Now don’t get me wrong. There is definitely an art to the short short (if you’re looking for a master, check out Lydia Davis!) But I’m not asking you to master the art. I’m telling you to open a blank Word Document and see a story to completion.

Sure, you’ll probably still need to revise it. And if you’re dedicated, you’ll go back again and enhance it. But doing that for a 500 word story, while still tedious, is a lot less daunting than doing it for a whole novel.

Why Write a Short Short?

Because we deserve gratification, too! If writing a novel is like creating enough music to get to the “Greatest Hits” album, then writing a short short is like completing a single.

Maybe it won’t become #1 on iTunes, but it’ll be something you can write, polish, and put out into the world as an example of who you are and what you’re capable of. Or you can keep it for yourself! It'll be a reminder that you can create great work and when you finish that novel, it will be great too.

Short shorts are perfect writing exercises because from the onset of the story you are looking at a manageable size. We can wrap our minds around 250 words. We don’t have to create the perfect algorithm of character development + exciting plotline + perfect style, we can focus on any one or none or those elements and just write what inspires us.

And because it’s so short, you can do anything! You can write what excites you the most without worrying about what to do when that excitement is over and you’ve run out of steam.

You can experiment with new genres, narration styles, and forms. You can test drive future characters, novel ideas, or create isolated scenes and love them for what they are. The possibilities are endless. So what are you waiting for? Take a break and get writing!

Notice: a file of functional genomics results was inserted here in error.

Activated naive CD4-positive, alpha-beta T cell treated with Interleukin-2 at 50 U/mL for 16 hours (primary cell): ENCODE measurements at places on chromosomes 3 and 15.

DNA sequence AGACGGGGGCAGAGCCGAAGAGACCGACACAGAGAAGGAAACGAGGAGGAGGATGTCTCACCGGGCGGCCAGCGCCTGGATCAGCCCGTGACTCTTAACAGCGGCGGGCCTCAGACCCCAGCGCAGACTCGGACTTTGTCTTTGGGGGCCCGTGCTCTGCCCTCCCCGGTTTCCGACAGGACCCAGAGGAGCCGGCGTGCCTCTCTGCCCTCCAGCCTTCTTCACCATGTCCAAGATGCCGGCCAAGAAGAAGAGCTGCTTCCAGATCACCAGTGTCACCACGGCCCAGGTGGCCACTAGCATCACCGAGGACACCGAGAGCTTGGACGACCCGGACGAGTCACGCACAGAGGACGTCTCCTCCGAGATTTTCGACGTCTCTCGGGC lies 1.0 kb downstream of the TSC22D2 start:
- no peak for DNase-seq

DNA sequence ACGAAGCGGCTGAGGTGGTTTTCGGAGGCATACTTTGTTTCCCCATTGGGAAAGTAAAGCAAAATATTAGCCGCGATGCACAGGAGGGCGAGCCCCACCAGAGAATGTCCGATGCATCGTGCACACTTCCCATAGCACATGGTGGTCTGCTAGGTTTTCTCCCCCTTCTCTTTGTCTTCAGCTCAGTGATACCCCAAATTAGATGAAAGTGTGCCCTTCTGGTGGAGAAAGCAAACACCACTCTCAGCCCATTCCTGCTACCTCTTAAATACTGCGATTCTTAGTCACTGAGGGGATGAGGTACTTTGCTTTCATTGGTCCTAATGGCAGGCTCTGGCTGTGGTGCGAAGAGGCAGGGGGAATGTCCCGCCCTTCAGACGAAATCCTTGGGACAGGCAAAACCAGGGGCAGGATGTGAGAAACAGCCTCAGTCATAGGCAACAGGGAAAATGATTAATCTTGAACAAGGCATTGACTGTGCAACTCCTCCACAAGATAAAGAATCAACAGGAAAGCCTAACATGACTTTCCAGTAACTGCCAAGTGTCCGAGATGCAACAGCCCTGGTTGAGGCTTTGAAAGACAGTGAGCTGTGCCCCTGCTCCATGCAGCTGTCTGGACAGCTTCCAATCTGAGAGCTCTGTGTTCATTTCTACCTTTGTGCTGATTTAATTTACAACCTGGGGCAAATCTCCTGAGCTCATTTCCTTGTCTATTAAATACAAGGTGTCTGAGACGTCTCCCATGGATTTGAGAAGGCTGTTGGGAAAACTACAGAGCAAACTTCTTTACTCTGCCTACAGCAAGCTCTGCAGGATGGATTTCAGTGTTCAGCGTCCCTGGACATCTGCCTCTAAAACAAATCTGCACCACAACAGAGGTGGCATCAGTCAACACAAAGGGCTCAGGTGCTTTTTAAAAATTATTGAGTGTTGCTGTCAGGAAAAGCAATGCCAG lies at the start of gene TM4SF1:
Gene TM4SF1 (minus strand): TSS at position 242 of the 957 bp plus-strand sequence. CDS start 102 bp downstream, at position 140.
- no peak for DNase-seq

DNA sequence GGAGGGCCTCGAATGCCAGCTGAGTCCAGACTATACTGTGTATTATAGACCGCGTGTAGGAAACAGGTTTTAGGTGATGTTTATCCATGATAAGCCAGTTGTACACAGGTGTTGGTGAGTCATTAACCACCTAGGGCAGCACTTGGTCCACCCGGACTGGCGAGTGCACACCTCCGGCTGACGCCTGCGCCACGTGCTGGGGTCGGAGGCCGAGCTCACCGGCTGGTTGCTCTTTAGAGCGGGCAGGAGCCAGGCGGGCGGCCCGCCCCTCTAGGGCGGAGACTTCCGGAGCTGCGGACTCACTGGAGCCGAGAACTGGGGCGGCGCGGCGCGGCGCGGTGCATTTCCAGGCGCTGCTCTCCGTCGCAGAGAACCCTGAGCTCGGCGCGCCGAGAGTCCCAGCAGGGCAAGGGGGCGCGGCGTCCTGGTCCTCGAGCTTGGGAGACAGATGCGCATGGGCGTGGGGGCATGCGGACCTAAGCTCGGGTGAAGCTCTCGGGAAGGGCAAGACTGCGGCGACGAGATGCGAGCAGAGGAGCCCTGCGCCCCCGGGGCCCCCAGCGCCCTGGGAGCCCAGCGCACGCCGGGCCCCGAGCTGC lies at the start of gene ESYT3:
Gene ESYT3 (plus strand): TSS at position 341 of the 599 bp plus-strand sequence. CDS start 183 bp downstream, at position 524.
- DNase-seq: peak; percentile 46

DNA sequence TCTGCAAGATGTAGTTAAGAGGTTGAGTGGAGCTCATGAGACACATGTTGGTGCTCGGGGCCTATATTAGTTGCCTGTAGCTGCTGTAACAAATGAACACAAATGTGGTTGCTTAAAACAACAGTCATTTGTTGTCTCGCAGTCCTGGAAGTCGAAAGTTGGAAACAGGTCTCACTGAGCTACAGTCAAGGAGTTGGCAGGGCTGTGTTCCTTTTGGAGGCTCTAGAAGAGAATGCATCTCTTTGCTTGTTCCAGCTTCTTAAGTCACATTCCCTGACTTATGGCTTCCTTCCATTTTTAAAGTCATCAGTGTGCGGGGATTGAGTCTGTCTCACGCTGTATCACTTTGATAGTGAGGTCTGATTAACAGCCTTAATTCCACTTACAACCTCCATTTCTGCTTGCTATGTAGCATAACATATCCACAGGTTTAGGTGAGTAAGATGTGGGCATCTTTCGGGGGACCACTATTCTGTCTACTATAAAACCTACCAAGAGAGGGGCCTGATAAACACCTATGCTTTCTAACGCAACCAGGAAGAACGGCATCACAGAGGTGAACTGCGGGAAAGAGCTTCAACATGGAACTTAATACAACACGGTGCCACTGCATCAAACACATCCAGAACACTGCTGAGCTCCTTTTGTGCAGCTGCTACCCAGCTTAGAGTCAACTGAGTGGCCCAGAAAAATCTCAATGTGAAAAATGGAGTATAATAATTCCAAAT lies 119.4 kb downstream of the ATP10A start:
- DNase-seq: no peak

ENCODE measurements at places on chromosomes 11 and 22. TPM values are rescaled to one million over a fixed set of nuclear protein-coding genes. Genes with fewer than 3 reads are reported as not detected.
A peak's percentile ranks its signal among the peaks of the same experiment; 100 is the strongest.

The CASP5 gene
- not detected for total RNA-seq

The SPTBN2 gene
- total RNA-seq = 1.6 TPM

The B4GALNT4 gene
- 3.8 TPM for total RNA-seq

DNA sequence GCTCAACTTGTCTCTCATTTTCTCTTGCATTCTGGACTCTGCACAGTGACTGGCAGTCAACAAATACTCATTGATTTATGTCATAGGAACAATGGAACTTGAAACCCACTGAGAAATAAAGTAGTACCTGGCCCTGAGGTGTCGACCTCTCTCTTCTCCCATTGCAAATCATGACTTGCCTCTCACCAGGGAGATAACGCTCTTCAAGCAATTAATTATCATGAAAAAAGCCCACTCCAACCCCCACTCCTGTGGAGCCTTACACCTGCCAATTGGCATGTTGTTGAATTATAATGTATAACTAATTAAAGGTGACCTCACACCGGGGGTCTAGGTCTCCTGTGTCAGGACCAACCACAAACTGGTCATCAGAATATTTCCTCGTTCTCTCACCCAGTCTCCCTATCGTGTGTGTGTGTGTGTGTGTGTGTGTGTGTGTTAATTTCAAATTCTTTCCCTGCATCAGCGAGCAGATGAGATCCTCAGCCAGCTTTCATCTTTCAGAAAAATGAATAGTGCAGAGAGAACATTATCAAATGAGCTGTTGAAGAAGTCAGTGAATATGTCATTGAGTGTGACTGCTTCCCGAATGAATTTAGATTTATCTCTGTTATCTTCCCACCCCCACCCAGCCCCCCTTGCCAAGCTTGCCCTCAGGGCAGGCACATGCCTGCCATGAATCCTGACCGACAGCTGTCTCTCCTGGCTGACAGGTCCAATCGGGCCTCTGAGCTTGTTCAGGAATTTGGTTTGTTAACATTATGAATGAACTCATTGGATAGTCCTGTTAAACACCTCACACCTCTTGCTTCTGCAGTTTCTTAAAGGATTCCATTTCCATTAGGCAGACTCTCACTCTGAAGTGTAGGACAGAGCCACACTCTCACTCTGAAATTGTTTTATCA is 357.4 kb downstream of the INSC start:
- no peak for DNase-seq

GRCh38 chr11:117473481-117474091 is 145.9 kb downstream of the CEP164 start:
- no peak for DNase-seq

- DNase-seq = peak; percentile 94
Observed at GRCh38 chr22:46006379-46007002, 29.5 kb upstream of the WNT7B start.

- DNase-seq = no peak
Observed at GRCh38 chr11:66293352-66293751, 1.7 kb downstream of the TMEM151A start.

Tomi, you've convinced me! I want to write a short short. Where do I start?

Literally anywhere because it can be anything. But if limitless possibilities have you feeling stressed, here are a few prompts and primers to help you get started.

Writing Prompts

  • Click here to scroll through my weekly writing prompts!
  • Your protagonist just found out she only has one day left to live. What is the last thing she does?
  • You’re in a grocery store and the food starts talking. What do they say?
  • You go to close the window in your apartment when you see something crazy happen in the apartment across from you. What did you see?

Primers

  • What is your favorite part of writing? Setting description? Character development? Dialogue? Pick your favorite element and write a short short that just relies on that one element.
  • Got a story scene you can’t wait to write? Skip ahead and write it! Don’t worry about the gap in plot or if the reader has enough information to understand the characters or the story world. Just dive in!
  • Have a genre you have always wanted to experiment with? Write a short short for it!

So there you have it! Get writing and go get your much-deserved gratification! Let it tide you over as you continue slaving away at your novel.

Have a short short you want to share? Put it in the comments!

Liked this article? Check out 7 Kick-Ass Writing Tips from 7 Best-Selling YA Authors!

And as always, feel free to contact me and let me know what you think or what you want me to write about!